Gliomas are cancers of the glial cells of the nervous system, they account for 80% of primary central nervous system (CNS) tumors and 30% of all cancer within the CNS. There are approximately 23,000 cases of glioma diagnosed annually in the US, and 56,000 worldwide. Of these cancers, approximately 40% will be diagnosed as glioblastomas, the most malignant form of gliomas. For glioblastoma, the 1, 5, and 10-year survival rates are 33.67%, 4.46%, and 2.7% respectively, making it one of the most rapidly fatal of all cancers. While the treatment of glioma and glioblastoma has changed little in decades, the incidence of glioma is increasing at an annual rate of 1.2%.

Glioma is a form of cancer that arises from the glial cells of the brain (or the spinal cord).1 Glial cells are the support cells of the nervous system, providing the environment that allows neurons to function. Gliomas make up about 80% of all malignant intrinsic brain tumors and 30% of all tumors within the brain and central nervous system.2 Gliomas are classified primarily by the type of glial cell from which they are derived. The majority of gliomas derived from astrocytes are classified as astrocytomas, or in the case of the most malignant forms, glioblastomas. Oligodendrogliomas are derived from oligodentrocytes, the cells responsible for the formation of myelin sheaths, and ependymomas are derived from ependymal cells, the ciliated cells that line the ventricles within the brain. Some rare gliomas are known by their location (brain stem gliomas, optic nerve gliomas) because the location of the tumor has a significant bearing on the treatment and prognosis of the tumor.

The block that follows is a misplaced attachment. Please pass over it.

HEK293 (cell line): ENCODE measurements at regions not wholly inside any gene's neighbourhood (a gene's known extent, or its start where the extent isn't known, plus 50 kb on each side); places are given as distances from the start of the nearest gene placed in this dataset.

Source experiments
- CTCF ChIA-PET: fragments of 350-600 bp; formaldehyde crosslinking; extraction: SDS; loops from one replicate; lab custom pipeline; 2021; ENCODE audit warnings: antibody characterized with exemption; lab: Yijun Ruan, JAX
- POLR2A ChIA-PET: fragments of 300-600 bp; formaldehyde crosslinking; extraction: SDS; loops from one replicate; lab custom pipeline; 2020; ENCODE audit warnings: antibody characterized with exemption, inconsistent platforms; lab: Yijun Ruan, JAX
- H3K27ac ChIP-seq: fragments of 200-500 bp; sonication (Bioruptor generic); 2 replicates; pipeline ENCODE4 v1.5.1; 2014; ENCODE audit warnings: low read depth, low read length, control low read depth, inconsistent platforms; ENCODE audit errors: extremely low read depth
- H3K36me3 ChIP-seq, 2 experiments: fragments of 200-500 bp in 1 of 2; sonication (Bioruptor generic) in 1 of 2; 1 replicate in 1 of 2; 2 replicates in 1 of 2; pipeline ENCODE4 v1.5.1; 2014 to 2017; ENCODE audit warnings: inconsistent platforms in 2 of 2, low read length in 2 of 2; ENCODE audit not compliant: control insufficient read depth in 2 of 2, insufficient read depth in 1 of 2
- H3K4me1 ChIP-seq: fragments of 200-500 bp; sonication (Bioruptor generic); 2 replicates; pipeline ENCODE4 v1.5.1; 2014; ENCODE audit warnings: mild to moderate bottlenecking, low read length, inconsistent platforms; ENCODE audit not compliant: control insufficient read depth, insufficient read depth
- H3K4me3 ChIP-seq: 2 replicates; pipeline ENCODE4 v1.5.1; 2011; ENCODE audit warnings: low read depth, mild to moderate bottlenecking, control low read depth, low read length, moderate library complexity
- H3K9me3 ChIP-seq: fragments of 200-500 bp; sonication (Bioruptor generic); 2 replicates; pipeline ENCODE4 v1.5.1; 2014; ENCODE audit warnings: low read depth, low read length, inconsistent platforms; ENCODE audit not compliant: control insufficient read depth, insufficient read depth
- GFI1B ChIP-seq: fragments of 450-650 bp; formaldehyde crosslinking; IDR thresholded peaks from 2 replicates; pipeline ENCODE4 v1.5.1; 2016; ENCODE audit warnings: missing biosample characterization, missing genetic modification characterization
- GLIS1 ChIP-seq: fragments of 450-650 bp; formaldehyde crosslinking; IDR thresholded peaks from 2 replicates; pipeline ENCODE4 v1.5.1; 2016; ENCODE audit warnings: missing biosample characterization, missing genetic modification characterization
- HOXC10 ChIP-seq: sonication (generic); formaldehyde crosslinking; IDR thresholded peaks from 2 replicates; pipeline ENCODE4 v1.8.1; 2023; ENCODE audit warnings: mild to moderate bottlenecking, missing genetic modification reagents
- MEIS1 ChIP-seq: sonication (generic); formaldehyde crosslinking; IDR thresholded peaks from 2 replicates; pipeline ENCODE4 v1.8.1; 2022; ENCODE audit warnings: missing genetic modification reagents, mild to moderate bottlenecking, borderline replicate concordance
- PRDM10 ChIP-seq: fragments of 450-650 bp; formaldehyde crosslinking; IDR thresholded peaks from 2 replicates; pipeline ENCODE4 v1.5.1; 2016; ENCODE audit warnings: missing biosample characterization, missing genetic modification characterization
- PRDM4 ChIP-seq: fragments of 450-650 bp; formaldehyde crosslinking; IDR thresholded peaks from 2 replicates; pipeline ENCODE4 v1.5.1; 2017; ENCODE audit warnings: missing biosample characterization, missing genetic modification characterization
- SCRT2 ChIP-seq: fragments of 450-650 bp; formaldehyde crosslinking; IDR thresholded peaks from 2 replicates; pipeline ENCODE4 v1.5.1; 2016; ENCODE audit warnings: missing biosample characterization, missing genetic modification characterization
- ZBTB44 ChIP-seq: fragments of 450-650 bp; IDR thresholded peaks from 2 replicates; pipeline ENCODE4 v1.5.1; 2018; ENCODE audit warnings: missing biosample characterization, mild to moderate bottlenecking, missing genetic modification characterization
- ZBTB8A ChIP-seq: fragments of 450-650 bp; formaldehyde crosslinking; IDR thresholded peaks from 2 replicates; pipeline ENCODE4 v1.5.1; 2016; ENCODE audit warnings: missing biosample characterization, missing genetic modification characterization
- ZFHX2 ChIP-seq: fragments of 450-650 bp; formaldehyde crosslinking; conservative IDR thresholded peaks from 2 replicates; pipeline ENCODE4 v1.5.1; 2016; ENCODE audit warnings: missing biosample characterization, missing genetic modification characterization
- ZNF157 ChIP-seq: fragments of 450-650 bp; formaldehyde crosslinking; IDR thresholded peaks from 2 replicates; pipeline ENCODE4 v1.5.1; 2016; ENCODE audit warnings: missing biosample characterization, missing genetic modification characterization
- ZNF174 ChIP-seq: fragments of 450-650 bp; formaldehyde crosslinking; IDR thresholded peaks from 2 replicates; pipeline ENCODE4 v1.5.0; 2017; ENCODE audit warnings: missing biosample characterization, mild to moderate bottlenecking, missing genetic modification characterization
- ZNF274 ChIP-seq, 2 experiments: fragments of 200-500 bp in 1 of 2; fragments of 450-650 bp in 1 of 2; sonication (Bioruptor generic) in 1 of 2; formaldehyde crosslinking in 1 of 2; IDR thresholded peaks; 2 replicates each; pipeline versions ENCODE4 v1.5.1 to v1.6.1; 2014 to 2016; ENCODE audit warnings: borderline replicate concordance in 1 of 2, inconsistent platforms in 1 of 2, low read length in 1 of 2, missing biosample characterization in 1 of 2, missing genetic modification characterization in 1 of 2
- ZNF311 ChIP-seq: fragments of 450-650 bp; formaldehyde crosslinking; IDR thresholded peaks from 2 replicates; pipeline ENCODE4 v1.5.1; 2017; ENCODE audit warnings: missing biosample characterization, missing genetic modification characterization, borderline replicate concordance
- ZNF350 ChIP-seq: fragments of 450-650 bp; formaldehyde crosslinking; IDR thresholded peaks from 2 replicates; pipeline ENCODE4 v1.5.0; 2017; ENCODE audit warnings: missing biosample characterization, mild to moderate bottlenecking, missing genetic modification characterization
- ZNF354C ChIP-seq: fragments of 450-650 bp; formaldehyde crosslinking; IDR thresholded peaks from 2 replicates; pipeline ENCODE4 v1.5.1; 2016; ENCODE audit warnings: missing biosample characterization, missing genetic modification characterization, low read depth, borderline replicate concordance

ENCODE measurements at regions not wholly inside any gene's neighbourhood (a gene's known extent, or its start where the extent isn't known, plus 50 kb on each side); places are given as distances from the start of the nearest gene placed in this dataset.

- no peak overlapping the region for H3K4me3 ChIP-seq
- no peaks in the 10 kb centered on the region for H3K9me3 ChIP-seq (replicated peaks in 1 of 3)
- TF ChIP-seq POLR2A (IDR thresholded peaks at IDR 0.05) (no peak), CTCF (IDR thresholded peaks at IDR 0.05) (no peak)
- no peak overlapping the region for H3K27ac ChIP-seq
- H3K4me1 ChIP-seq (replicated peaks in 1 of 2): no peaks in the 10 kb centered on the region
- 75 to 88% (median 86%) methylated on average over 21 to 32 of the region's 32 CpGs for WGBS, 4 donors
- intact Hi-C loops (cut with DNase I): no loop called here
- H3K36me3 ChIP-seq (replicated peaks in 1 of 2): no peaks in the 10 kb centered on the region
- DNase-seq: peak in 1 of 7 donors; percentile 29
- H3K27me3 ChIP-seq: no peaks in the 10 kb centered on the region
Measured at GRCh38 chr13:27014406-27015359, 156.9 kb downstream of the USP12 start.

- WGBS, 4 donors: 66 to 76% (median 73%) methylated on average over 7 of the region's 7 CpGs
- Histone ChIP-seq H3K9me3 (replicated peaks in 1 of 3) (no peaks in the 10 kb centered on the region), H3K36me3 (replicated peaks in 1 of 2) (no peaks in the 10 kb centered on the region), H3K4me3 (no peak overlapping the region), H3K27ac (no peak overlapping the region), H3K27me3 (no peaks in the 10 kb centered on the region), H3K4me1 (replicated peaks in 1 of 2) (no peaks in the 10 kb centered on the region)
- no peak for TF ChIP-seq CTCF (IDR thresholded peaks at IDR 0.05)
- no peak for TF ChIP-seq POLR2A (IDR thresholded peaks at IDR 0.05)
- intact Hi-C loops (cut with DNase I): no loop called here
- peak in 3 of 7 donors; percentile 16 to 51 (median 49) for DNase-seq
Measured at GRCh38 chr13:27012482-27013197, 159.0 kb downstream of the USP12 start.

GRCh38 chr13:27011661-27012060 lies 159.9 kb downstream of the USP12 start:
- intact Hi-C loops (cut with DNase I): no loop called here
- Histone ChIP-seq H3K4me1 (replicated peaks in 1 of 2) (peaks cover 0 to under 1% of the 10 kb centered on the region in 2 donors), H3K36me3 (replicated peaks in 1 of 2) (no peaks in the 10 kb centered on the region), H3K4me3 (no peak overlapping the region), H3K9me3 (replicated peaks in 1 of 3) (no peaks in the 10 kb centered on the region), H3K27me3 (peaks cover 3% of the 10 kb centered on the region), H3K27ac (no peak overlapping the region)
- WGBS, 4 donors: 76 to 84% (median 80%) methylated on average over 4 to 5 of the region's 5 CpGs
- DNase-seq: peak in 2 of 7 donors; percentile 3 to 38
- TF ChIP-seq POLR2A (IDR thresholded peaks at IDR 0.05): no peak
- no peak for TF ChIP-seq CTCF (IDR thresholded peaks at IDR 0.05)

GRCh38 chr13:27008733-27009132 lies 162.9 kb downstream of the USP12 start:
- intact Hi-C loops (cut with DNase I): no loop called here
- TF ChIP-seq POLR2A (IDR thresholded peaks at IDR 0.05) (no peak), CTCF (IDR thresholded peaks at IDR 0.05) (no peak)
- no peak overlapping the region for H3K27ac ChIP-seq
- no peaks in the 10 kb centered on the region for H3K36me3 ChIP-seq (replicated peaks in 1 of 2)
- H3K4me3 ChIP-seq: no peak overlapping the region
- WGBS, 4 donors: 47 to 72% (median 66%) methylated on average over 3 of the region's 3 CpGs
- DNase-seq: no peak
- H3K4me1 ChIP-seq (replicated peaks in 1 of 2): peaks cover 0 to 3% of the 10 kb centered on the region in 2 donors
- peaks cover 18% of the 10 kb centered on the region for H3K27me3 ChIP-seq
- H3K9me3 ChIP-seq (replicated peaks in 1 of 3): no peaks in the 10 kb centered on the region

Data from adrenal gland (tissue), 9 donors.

Gliomas are often graded based on histological features that correlate with malignancy, on a scale of I to IV, with IV being the most malignant. There are two peaks in the incidence of gliomas, one during childhood, and the other during middle age in adulthood. Childhood gliomas are predominantly tumors of the cerebellum, while the gliomas of adulthood are found mostly in the cerebrum. The prognosis for patients with malignant glioma is poor, particularly for adults, and the progression of the disease is so rapid that metastatic glioma is very rarely seen. In children, prognosis is better, but this results in more spread within the nervous system, particularly to the spinal cord and cranial nerves.

Gliomas frequently present with symptoms of raised intracranial pressure, most commonly headache, but also nausea, vomiting, seizures, and nerve disorders caused by raised intracranial pressure. Other symptoms may relate to the specific site of the tumor.

The causes of glioma are largely unknown. There have been occasional associations with certain occupations that involve the spraying of chemicals (crop sprayers, auto body-shop workers), but there are generally very few indications of any familial or environmental risks. Pathologically, gliomas are the most highly vascularized of all tumors, other than cancers of the blood vessels themselves, but despite this fact, often have large areas of hypoxia and necrosis, suggesting that the blood vessel growth is poorly organized and frequently non-functional.